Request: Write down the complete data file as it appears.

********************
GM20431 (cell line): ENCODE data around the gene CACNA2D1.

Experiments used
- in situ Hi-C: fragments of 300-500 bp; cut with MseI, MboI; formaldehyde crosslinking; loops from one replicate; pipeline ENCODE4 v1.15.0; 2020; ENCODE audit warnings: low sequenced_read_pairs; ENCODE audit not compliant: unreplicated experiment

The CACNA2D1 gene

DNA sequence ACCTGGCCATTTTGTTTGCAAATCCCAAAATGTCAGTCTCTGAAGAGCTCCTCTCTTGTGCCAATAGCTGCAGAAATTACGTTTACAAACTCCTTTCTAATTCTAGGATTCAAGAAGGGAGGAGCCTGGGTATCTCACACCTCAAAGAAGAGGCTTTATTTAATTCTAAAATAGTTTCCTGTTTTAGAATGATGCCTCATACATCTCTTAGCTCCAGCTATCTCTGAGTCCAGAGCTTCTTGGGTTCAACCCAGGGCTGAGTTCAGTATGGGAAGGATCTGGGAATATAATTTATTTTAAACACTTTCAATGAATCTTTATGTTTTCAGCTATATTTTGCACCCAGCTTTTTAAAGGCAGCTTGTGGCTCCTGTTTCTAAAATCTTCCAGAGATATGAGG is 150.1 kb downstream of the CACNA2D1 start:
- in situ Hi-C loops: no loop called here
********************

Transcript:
GM20431 (cell line): ENCODE data around the gene CACNA2D1.

Experiments used
- in situ Hi-C: fragments of 300-500 bp; cut with MseI, MboI; formaldehyde crosslinking; loops from one replicate; pipeline ENCODE4 v1.15.0; 2020; ENCODE audit warnings: low sequenced_read_pairs; ENCODE audit not compliant: unreplicated experiment

The CACNA2D1 gene

DNA sequence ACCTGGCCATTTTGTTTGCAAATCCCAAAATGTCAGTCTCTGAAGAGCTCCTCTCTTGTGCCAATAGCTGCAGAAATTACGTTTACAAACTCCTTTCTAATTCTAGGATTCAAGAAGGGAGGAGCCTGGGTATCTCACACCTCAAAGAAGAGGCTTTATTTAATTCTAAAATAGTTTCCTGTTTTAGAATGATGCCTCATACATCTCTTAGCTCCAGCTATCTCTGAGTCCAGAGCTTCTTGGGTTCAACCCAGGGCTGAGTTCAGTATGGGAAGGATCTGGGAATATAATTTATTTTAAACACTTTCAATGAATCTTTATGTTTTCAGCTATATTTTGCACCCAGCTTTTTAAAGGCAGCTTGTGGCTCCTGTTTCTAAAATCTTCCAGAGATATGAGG is 150.1 kb downstream of the CACNA2D1 start:
- in situ Hi-C loops: no loop called here